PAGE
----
Some provision was made by the Units of Measurement Regulations 1986, SI 1986/1082 for the implementation or partial implementation of the metrication directive in its unamended form. However in my judgment, what matter for present purposes are the provisions made after 1989, by the use of Henry VIII powers, to amend the 1985 Act so as to give effect to the European measures. In its unamended form, the Act to my mind clearly permitted the continued use of imperial and metric measures for purposes of trade without preference of one over the other. That I think was the implicit effect of s 1(1) read with s 8 and Schs 1 and 3. I would thus reject the submission made by Mr Moser, junior counsel for the Sunderland City Council (and it is convenient to deal with it at this stage), to the effect that s 1(1) as enacted was no more than a definition provision and did not confer or confirm any concrete rights. He sought to build on the use of the expression 'by reference to' in the subsection, but I cannot see that that affects the matter. It is plain in my judgment that the subsection assumes, and therefore confirms, the continuing legality of the use of the yard and the pound alongside that of the metre and kilogram, without predominance of either system. Accordingly the regime of weights and measures under the 1985 Act would, by force of the metrication directive as amended in 1989, be inconsistent with the European scheme, in relation to goods sold loose in bulk, as after 31 December 1999.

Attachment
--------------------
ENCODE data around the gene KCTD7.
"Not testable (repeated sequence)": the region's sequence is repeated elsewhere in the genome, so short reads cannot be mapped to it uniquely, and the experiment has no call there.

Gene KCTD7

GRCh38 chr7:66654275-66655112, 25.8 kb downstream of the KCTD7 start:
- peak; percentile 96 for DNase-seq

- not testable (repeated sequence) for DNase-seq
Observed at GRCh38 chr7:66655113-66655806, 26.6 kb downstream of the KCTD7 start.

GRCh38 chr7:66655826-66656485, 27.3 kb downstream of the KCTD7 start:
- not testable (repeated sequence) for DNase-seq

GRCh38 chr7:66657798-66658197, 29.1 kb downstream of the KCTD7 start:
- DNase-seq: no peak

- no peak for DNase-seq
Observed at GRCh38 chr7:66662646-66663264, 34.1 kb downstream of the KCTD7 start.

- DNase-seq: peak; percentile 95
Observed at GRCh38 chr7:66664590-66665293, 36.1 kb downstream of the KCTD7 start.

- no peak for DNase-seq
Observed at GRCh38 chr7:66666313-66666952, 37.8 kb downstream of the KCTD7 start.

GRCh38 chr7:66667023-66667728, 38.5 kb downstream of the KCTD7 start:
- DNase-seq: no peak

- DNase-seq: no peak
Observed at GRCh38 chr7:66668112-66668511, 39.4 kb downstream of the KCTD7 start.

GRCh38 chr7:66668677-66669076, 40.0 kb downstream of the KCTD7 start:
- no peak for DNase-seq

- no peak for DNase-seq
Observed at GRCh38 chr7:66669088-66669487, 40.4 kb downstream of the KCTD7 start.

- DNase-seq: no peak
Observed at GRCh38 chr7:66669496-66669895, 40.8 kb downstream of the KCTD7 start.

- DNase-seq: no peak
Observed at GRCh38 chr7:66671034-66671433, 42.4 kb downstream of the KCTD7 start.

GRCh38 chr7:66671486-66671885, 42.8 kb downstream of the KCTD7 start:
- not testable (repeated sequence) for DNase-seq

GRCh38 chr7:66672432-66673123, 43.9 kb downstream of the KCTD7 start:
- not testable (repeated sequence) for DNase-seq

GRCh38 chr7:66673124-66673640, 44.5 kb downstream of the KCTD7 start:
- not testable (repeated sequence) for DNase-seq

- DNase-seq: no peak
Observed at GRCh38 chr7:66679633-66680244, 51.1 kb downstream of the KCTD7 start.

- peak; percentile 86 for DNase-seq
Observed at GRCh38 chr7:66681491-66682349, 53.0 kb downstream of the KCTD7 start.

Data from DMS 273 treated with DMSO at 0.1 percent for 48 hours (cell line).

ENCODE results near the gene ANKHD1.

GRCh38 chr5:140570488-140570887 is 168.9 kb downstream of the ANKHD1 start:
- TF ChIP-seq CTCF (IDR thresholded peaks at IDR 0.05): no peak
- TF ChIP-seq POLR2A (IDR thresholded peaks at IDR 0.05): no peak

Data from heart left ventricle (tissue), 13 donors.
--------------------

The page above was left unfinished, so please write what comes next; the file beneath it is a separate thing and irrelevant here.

The first amendments which I should explain are contained in the Weights and Measures Act 1985 (Metrication) (Amendment) Order 1994, SI 1994/2866 (the 1994 amendment order). It was made on 6 November 1994, and by para 1 came into force on the following day. Its vires was stated by the preamble to consist in s 8(6) of the 1985 Act (and also s 22(1) and (2): but these do not bite on the issues in these appeals). Rather than trawl through the order for its effect I may cite the explanatory note, recognising of course that it forms no part of the order: